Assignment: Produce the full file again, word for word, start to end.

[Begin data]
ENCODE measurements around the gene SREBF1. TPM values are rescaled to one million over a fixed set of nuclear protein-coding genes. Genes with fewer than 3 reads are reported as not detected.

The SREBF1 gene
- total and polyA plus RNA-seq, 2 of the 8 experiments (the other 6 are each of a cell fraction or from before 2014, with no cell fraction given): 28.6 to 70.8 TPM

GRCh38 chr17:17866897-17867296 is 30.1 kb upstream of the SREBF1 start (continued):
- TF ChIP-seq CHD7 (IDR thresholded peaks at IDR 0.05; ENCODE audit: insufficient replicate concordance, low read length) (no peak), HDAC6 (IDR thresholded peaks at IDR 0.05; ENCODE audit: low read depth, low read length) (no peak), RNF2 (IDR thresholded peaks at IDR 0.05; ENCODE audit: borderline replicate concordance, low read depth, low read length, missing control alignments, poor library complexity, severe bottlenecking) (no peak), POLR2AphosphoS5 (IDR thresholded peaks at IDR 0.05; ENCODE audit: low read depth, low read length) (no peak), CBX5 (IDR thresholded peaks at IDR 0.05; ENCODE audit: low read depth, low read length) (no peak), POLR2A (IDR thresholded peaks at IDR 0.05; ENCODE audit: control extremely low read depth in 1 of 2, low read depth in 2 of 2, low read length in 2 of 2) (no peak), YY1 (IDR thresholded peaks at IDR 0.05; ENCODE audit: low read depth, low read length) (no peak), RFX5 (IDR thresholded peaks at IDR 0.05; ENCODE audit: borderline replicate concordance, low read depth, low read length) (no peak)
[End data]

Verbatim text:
ENCODE measurements around the gene SREBF1. TPM values are rescaled to one million over a fixed set of nuclear protein-coding genes. Genes with fewer than 3 reads are reported as not detected.

The SREBF1 gene
- total and polyA plus RNA-seq, 2 of the 8 experiments (the other 6 are each of a cell fraction or from before 2014, with no cell fraction given): 28.6 to 70.8 TPM

GRCh38 chr17:17866897-17867296 is 30.1 kb upstream of the SREBF1 start (continued):
- TF ChIP-seq CHD7 (IDR thresholded peaks at IDR 0.05; ENCODE audit: insufficient replicate concordance, low read length) (no peak), HDAC6 (IDR thresholded peaks at IDR 0.05; ENCODE audit: low read depth, low read length) (no peak), RNF2 (IDR thresholded peaks at IDR 0.05; ENCODE audit: borderline replicate concordance, low read depth, low read length, missing control alignments, poor library complexity, severe bottlenecking) (no peak), POLR2AphosphoS5 (IDR thresholded peaks at IDR 0.05; ENCODE audit: low read depth, low read length) (no peak), CBX5 (IDR thresholded peaks at IDR 0.05; ENCODE audit: low read depth, low read length) (no peak), POLR2A (IDR thresholded peaks at IDR 0.05; ENCODE audit: control extremely low read depth in 1 of 2, low read depth in 2 of 2, low read length in 2 of 2) (no peak), YY1 (IDR thresholded peaks at IDR 0.05; ENCODE audit: low read depth, low read length) (no peak), RFX5 (IDR thresholded peaks at IDR 0.05; ENCODE audit: borderline replicate concordance, low read depth, low read length) (no peak)